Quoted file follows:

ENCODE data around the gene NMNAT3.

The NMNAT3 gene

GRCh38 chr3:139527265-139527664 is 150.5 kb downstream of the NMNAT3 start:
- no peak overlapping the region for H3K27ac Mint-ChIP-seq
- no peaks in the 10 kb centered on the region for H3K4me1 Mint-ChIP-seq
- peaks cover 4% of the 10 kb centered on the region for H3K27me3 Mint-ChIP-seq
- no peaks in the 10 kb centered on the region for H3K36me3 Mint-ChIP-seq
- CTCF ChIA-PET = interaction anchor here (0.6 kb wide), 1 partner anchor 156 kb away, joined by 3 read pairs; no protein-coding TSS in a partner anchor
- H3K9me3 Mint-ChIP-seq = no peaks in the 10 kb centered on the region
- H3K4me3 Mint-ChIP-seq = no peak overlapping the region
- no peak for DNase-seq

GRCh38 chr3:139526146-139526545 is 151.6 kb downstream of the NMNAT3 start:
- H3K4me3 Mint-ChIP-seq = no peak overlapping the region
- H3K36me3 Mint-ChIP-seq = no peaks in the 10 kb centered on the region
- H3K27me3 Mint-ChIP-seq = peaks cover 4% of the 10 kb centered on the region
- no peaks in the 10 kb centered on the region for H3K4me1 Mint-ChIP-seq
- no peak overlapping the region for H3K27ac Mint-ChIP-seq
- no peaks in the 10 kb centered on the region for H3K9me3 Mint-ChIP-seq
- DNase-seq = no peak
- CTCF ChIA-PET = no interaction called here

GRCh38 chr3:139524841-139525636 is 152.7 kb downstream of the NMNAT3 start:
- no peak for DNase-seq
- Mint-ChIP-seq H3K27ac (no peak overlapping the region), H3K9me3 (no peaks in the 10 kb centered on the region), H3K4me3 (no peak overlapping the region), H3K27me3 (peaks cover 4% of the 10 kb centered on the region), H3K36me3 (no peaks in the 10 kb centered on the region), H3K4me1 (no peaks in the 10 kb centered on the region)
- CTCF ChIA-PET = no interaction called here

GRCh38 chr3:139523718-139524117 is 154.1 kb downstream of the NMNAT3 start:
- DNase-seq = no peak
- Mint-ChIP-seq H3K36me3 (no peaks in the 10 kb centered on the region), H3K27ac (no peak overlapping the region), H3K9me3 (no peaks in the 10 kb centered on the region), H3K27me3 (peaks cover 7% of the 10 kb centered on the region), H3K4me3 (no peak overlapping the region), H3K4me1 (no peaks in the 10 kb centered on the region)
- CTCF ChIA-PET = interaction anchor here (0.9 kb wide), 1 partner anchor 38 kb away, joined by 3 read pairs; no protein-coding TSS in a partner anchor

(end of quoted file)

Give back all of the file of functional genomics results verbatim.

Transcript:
ENCODE data around the gene NMNAT3.

The NMNAT3 gene

GRCh38 chr3:139527265-139527664 is 150.5 kb downstream of the NMNAT3 start:
- no peak overlapping the region for H3K27ac Mint-ChIP-seq
- no peaks in the 10 kb centered on the region for H3K4me1 Mint-ChIP-seq
- peaks cover 4% of the 10 kb centered on the region for H3K27me3 Mint-ChIP-seq
- no peaks in the 10 kb centered on the region for H3K36me3 Mint-ChIP-seq
- CTCF ChIA-PET = interaction anchor here (0.6 kb wide), 1 partner anchor 156 kb away, joined by 3 read pairs; no protein-coding TSS in a partner anchor
- H3K9me3 Mint-ChIP-seq = no peaks in the 10 kb centered on the region
- H3K4me3 Mint-ChIP-seq = no peak overlapping the region
- no peak for DNase-seq

GRCh38 chr3:139526146-139526545 is 151.6 kb downstream of the NMNAT3 start:
- H3K4me3 Mint-ChIP-seq = no peak overlapping the region
- H3K36me3 Mint-ChIP-seq = no peaks in the 10 kb centered on the region
- H3K27me3 Mint-ChIP-seq = peaks cover 4% of the 10 kb centered on the region
- no peaks in the 10 kb centered on the region for H3K4me1 Mint-ChIP-seq
- no peak overlapping the region for H3K27ac Mint-ChIP-seq
- no peaks in the 10 kb centered on the region for H3K9me3 Mint-ChIP-seq
- DNase-seq = no peak
- CTCF ChIA-PET = no interaction called here

GRCh38 chr3:139524841-139525636 is 152.7 kb downstream of the NMNAT3 start:
- no peak for DNase-seq
- Mint-ChIP-seq H3K27ac (no peak overlapping the region), H3K9me3 (no peaks in the 10 kb centered on the region), H3K4me3 (no peak overlapping the region), H3K27me3 (peaks cover 4% of the 10 kb centered on the region), H3K36me3 (no peaks in the 10 kb centered on the region), H3K4me1 (no peaks in the 10 kb centered on the region)
- CTCF ChIA-PET = no interaction called here

GRCh38 chr3:139523718-139524117 is 154.1 kb downstream of the NMNAT3 start:
- DNase-seq = no peak
- Mint-ChIP-seq H3K36me3 (no peaks in the 10 kb centered on the region), H3K27ac (no peak overlapping the region), H3K9me3 (no peaks in the 10 kb centered on the region), H3K27me3 (peaks cover 7% of the 10 kb centered on the region), H3K4me3 (no peak overlapping the region), H3K4me1 (no peaks in the 10 kb centered on the region)
- CTCF ChIA-PET = interaction anchor here (0.9 kb wide), 1 partner anchor 38 kb away, joined by 3 read pairs; no protein-coding TSS in a partner anchor